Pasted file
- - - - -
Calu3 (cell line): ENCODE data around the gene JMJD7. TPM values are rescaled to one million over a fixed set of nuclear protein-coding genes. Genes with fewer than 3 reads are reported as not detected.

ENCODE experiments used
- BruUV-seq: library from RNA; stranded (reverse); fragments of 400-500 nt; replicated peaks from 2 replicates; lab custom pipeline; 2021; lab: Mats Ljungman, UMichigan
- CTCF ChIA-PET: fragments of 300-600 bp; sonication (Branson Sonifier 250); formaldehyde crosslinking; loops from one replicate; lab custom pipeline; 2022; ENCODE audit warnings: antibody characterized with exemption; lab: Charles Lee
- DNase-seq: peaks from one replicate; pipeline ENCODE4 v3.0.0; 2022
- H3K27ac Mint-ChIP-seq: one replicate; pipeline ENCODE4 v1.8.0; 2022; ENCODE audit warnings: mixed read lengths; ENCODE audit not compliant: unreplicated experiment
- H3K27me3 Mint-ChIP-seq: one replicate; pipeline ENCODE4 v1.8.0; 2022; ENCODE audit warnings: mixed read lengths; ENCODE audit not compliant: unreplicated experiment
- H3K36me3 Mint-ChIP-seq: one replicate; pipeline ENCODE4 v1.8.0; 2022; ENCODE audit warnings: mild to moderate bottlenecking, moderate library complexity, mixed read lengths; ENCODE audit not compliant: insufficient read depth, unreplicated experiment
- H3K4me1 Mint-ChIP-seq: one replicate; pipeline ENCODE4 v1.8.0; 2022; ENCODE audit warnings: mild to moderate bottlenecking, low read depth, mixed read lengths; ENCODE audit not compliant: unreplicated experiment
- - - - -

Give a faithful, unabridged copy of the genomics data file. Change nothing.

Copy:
Calu3 (cell line): ENCODE data around the gene JMJD7. TPM values are rescaled to one million over a fixed set of nuclear protein-coding genes. Genes with fewer than 3 reads are reported as not detected.

ENCODE experiments used
- BruUV-seq: library from RNA; stranded (reverse); fragments of 400-500 nt; replicated peaks from 2 replicates; lab custom pipeline; 2021; lab: Mats Ljungman, UMichigan
- CTCF ChIA-PET: fragments of 300-600 bp; sonication (Branson Sonifier 250); formaldehyde crosslinking; loops from one replicate; lab custom pipeline; 2022; ENCODE audit warnings: antibody characterized with exemption; lab: Charles Lee
- DNase-seq: peaks from one replicate; pipeline ENCODE4 v3.0.0; 2022
- H3K27ac Mint-ChIP-seq: one replicate; pipeline ENCODE4 v1.8.0; 2022; ENCODE audit warnings: mixed read lengths; ENCODE audit not compliant: unreplicated experiment
- H3K27me3 Mint-ChIP-seq: one replicate; pipeline ENCODE4 v1.8.0; 2022; ENCODE audit warnings: mixed read lengths; ENCODE audit not compliant: unreplicated experiment
- H3K36me3 Mint-ChIP-seq: one replicate; pipeline ENCODE4 v1.8.0; 2022; ENCODE audit warnings: mild to moderate bottlenecking, moderate library complexity, mixed read lengths; ENCODE audit not compliant: insufficient read depth, unreplicated experiment
- H3K4me1 Mint-ChIP-seq: one replicate; pipeline ENCODE4 v1.8.0; 2022; ENCODE audit warnings: mild to moderate bottlenecking, low read depth, mixed read lengths; ENCODE audit not compliant: unreplicated experiment